Rescuing Wilson!

We picked up Wilson at a rest stop off of Rt. 395 in Connecticut. He came from Arkansas, born in a puppy mill, sold at a pet store and abandoned when the people who bought him realized that they didn't really want a dog. A wonderful person rescued and fostered him until we found him after searching the internet for a small dog do adopt in Rhode Island.    Friends of Homeless Animals connected us with Wilson, and a lot of other people with their new dogs. It was truly a great day. A crummy little parking lot was transformed into a magical place that Sunday morning, when dozens of dogs found a home.

Does a place retain the emotion that invades its space? Do good experiences leave an indelible imprint in the area where the happiness occurred, and will the aftereffects linger? Houses can be haunted, I think so anyway, why not parking lots? I think the lot just past Exit 89 off of Route 395 in Connecticut is one of those magical places, not because it just is, rather because of all of the good things that happen there. Ours was just one day of many, and every week different people come to pick up their rescued pets. Some of the same faces, the animal rescue organization representatives and foster families come to the lot over and over, and they are joined by the once only visitors. Those once only visitors had best beware, because something happens in these places, and they often find themselves coming back, again and again, either to foster or to adopt another homeless pet, or to accompany a friend who will join the ranks.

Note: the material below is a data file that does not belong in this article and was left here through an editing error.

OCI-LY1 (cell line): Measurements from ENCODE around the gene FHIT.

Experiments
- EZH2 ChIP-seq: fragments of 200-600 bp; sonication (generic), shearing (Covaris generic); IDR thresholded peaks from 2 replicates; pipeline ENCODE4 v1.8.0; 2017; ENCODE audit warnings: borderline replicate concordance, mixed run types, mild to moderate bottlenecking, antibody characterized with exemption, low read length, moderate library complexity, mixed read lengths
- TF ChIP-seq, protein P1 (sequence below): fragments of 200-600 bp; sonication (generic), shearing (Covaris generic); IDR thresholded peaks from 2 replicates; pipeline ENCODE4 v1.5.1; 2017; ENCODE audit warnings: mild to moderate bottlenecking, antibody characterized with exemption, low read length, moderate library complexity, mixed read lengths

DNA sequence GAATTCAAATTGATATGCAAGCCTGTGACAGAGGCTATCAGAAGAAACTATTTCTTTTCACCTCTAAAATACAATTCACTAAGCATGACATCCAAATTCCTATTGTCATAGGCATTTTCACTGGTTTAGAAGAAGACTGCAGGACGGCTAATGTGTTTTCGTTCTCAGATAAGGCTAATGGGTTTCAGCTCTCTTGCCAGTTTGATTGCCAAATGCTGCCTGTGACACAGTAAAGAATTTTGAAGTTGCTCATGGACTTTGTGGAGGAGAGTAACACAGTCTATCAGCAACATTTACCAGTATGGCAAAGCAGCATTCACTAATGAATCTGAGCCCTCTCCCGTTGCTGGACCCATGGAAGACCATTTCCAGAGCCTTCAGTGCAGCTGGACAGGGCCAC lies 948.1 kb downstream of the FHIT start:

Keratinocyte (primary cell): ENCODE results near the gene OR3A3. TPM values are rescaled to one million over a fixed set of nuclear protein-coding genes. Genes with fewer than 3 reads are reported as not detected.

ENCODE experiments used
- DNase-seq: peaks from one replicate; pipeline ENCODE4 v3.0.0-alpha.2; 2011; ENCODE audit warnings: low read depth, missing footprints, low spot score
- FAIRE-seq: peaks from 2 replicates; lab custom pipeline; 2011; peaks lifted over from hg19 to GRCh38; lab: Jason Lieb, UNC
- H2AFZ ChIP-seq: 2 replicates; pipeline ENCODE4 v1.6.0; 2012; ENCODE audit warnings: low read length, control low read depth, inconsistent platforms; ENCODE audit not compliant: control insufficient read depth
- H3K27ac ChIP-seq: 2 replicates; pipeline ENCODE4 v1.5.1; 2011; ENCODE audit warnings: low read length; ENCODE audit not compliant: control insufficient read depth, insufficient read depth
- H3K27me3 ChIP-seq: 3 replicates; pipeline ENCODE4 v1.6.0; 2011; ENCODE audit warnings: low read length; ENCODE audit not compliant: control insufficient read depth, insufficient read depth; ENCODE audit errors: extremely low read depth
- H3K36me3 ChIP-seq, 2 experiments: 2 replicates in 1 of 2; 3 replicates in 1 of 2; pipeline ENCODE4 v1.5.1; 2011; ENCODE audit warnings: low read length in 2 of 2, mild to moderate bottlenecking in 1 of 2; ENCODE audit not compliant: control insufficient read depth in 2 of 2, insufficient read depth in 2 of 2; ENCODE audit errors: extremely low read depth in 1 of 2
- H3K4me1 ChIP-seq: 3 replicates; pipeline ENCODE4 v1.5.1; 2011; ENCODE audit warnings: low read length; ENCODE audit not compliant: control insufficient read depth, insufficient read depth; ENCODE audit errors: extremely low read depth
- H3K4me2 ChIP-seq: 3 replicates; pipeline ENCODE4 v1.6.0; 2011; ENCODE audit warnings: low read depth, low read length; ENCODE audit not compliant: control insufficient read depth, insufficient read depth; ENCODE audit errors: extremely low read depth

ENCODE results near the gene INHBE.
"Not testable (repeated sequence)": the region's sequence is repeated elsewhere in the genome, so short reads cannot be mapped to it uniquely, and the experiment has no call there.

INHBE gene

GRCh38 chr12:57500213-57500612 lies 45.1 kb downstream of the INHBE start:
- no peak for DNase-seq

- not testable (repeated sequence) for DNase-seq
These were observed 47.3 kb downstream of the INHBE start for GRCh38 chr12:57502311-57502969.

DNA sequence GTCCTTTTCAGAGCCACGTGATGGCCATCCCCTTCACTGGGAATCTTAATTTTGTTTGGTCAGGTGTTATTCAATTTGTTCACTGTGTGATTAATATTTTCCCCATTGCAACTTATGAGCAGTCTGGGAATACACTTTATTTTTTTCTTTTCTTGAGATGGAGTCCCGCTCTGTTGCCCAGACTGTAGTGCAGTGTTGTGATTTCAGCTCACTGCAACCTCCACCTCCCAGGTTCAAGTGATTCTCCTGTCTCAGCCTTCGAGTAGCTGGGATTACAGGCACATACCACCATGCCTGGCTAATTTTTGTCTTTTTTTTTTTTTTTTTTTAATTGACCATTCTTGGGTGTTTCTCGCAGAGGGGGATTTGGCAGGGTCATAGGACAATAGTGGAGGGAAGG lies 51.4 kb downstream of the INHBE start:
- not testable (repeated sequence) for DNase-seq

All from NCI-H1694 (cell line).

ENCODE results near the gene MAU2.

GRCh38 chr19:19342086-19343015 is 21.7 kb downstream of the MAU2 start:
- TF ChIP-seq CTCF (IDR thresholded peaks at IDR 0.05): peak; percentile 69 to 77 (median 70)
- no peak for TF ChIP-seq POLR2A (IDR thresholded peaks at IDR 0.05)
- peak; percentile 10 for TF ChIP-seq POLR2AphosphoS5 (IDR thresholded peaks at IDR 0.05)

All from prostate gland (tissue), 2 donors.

I've been Rescuing Providence long enough, it was nice to Rescue Wilson!


  • Cousin Emily says:

    Hi, Mr. Morse, this is Emily, Mr618's Labrador. My dad has been telling me about you, and you seem like a pretty decent guy. I mean, you've been going out of your way for years and years to help the furless ones, and now you've also helped my cousin Wilson. Did you know that when you give one of us — especially a rescue — a forever home, you've also guaranteed yourself a place in Heaven? One of these days, when Cousin Wilson is sitting on your lap, getting skritched, look into his eyes. You will see a depth of love and gratitude that is unparalleled. You saved a lot of lives there in Providence, according to my dad, but giving Cousin Wilson a home is saving a truly innocent life. For the most part, we dogs just want to be loved, and in return, we love our families. Yes, there are a few of us who have been trained to fight, or to guard a crack house, but really, that's not our fault, that's the fault of the furless ones like that thug Michael Vick. We're not evil, we're not monsters, but sometimes, we're misunderstood. Don't beat us, don't starve us, don't deny us medical attention, and we'll be the most faithful, loving companions you could ever wish for. As dad says, "Lock your wife and your dog in the trunk of the car. Who's really happy to see you an hour later?"
    From what dad says, it sounds like Cousin Wilson found himself a good pair of slaves — err, humans to take care of him. Yeah, that's it.
    God bless you, Mr. Morse.

    • Cousin Emily says:

      Oh, and you'll notice that most of us also speak acceptable English, not that childish gobbledy-gook on sites like I Can Has Cheezburger. Did you know that many dogs are multi-lingual? I have numerous cousins here in Maine who speak both French and English, and some of my cousins down around Fall River are fluent in Portugese. A lot of my cousins in your neck of the woods speak Italian, and most of my relatives in Europe speak at least two languages, sometimes five or six.

  • Emily says:

    Hello Cousin Emily, can you do me a favor? Check on your dad for me, I haven't heard from him a while and hope he's okay! Thanks for the comments, I know how long it takes to type with paws instead of fingers. Since I've been rescued I can't believe how many good people there are that will take the time and spend the money to rescue a homeless pet. People really are good, not everybody is a horse's ass like Michael Vick!

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